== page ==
hide Matching Documents

The documents where this entity occurs most often are shown below. Click on a document to open it.

Document Max. Freq Min. Freq
James Redpath, The Roving Editor: or, Talks with Slaves in the Southern States. 7 1 Browse Search
View all matching documents...

Your search returned 7 results in 2 document sections:

Every tree, without exception, is covered with foliage; grass is a foot high, and in some places two or three feet. Every grove is vocal with birds. An absentee farm. Further on--three miles and a half from Alexandria — is the farm of Mr. David Barber, of New York, an absentee proprietor, which is rented from year to year, by Mr. Lee.some, a Virginian, who was also the agent, I ascertained, to sell it to the highest or the earliest bidder. After mature reflection, I concluded that it mery insurmountable obstacle that would have been to a Yankee--a good swamp near at hand, and a chance to double his profits-but declined because water was n't quite handy! Farming in Virginia. He said he had only a rent from year to year; Mr. Barber would n't give him a lease, because he calculated to sell it, and only allowed him to cultivate twenty-five acres a year, in this order — corn, oats, clover, pasture. The swamp was valuable, but the farm was n't fenced near the railroad, or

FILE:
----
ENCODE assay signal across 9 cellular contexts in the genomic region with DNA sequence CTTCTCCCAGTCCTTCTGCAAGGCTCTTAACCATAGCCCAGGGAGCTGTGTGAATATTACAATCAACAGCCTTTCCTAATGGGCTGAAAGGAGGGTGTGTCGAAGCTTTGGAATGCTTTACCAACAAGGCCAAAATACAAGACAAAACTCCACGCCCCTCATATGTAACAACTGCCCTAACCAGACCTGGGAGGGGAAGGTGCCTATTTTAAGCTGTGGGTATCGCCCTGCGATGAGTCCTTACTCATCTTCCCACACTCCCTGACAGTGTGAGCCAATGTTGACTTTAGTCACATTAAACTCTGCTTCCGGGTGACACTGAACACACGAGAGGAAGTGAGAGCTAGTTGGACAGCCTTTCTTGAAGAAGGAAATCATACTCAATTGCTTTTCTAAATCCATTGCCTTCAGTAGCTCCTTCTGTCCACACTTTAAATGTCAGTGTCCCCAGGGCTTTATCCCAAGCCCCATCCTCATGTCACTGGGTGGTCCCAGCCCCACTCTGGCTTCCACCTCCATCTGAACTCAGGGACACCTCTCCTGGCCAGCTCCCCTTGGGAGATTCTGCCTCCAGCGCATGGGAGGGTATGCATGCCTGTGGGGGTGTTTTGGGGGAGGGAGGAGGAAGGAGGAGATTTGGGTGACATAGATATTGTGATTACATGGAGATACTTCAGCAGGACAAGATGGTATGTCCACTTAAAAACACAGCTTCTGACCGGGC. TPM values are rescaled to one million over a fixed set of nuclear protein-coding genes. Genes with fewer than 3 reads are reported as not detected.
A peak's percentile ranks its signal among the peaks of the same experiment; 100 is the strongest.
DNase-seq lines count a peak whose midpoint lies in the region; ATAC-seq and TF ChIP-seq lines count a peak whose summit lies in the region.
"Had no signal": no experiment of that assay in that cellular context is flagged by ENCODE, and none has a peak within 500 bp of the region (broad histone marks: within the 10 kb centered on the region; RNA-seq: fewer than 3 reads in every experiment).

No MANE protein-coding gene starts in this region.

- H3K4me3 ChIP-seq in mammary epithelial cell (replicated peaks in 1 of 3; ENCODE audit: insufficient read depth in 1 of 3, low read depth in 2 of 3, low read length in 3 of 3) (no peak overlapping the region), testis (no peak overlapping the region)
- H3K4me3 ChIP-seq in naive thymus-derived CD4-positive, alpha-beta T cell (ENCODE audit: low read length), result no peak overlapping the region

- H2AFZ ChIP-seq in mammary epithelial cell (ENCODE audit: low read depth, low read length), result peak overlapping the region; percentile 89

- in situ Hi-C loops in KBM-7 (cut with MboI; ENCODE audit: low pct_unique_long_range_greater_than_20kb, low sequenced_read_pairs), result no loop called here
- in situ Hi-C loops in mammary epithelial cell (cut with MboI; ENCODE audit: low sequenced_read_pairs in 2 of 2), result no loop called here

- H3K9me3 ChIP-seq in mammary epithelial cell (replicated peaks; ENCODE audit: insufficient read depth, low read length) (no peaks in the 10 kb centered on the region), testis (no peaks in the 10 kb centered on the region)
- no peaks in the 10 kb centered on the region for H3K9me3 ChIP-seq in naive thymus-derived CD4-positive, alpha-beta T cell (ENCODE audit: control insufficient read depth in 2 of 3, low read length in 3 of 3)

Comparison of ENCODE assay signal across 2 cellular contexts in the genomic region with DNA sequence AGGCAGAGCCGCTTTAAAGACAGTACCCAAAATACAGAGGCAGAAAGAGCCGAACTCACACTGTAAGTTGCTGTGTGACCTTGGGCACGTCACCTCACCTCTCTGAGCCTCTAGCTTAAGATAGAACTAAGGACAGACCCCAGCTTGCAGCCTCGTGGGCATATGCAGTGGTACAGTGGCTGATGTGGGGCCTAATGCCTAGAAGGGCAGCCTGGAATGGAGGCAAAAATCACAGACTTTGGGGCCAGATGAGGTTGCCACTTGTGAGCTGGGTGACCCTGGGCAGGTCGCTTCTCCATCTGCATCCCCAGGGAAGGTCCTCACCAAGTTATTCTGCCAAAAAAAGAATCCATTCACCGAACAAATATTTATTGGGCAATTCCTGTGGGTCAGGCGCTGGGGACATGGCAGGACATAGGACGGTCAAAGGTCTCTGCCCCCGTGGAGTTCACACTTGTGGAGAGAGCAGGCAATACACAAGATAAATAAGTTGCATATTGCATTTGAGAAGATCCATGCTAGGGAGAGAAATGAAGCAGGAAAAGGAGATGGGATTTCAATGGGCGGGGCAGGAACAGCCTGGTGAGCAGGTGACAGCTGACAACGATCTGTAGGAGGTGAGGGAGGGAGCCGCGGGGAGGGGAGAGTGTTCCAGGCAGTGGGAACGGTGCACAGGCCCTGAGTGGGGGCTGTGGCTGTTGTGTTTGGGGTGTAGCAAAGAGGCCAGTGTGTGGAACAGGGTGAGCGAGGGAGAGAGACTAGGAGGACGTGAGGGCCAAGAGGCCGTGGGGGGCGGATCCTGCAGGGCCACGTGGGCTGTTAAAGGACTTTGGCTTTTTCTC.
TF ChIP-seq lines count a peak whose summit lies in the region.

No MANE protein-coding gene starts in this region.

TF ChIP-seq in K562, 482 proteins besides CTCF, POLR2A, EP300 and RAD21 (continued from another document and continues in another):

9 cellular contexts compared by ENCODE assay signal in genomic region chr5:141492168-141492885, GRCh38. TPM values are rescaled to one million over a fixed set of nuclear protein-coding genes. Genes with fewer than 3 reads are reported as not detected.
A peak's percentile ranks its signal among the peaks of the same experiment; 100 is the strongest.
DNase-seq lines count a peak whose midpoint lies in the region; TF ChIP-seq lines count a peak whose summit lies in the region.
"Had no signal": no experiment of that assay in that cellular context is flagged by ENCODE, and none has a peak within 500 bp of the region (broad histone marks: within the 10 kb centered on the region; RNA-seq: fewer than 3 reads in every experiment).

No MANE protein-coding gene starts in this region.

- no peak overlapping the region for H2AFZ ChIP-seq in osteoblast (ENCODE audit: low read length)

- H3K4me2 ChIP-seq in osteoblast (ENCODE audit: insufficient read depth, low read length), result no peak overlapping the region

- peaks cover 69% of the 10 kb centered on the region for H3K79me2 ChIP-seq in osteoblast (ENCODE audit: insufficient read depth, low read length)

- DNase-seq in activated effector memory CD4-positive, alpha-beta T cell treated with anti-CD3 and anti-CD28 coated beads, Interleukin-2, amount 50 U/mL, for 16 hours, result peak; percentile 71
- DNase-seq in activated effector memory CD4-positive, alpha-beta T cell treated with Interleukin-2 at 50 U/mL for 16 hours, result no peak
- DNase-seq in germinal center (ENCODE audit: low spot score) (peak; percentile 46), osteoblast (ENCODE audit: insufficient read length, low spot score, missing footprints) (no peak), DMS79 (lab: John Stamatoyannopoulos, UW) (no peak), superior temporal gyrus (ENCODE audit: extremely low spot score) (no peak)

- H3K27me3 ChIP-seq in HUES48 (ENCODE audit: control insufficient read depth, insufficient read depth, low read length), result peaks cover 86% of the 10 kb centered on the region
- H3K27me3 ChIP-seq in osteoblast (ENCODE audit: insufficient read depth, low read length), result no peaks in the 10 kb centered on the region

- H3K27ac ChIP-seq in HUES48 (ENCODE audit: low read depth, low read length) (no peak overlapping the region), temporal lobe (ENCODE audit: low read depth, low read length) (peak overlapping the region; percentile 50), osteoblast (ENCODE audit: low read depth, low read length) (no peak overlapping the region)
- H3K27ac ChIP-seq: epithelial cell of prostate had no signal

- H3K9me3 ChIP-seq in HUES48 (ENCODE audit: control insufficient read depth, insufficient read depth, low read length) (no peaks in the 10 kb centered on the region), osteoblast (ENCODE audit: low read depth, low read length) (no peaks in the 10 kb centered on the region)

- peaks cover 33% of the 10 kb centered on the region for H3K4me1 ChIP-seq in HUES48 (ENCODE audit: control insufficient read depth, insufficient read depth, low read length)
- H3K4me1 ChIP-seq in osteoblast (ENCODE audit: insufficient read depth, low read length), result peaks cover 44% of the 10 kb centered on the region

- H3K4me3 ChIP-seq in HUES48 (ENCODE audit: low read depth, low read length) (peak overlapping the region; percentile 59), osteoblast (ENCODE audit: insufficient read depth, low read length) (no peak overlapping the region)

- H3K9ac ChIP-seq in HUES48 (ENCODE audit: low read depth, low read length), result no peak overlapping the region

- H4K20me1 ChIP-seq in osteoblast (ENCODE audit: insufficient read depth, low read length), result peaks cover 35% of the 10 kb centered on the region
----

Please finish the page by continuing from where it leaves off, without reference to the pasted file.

mpte made a violent partisan speech to the Grand Jury (reported by Mr. Leggett, who was one of them), in which he earnestly urged the conviction of the Topeka Free-State officers for high treason, but uttered not a syllable about the murderers of Barber and other Northern martyrs. This jury was packed by Sheriff Jones--thirteen pro-slavery to three Free-State men. The jury became a caucus, the pro-slavery members making abusive speeches against all the Free-State leaders as Massachusetts pauperas going homeward with his brother and two neighbors. He was pursued, shot at, and fell from his horse a pale, bleeding corpse. I hit him; you ought to have seen the dust fly, said an office-holder, speaking of the murder. The murdered man was Barber; the office-holder Clark. For so meritorious a servant of the Slave Power one lucrative office did not suffice. His brother-in-law (a person who can neither read nor write) was appointed to a high position in the Land Office at Fort Scott--the